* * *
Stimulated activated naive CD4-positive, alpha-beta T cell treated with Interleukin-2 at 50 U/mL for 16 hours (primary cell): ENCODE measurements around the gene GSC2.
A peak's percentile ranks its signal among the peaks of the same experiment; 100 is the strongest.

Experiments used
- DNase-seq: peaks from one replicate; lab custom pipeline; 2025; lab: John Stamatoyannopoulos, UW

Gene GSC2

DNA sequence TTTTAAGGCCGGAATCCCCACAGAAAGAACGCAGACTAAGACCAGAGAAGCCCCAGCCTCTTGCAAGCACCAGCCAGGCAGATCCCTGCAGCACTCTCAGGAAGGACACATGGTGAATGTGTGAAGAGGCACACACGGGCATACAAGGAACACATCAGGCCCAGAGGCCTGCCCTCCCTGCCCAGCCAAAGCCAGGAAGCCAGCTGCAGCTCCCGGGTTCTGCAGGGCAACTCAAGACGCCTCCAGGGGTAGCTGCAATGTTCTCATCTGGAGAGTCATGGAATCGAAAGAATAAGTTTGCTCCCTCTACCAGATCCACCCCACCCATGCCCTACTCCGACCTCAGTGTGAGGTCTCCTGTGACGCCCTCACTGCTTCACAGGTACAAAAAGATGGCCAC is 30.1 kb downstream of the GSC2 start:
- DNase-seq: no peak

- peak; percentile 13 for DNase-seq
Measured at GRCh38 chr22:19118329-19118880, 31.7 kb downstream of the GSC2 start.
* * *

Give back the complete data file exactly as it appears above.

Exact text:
Stimulated activated naive CD4-positive, alpha-beta T cell treated with Interleukin-2 at 50 U/mL for 16 hours (primary cell): ENCODE measurements around the gene GSC2.
A peak's percentile ranks its signal among the peaks of the same experiment; 100 is the strongest.

Experiments used
- DNase-seq: peaks from one replicate; lab custom pipeline; 2025; lab: John Stamatoyannopoulos, UW

Gene GSC2

DNA sequence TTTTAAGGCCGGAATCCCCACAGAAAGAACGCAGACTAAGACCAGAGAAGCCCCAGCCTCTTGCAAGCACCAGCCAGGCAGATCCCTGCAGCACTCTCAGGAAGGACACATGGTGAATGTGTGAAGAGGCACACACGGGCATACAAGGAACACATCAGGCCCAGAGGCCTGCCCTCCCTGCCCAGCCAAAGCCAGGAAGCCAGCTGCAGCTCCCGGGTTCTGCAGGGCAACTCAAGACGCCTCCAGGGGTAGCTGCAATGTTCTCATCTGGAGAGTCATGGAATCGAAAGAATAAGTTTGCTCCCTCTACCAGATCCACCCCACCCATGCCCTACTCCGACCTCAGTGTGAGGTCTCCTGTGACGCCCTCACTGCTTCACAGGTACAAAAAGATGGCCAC is 30.1 kb downstream of the GSC2 start:
- DNase-seq: no peak

- peak; percentile 13 for DNase-seq
Measured at GRCh38 chr22:19118329-19118880, 31.7 kb downstream of the GSC2 start.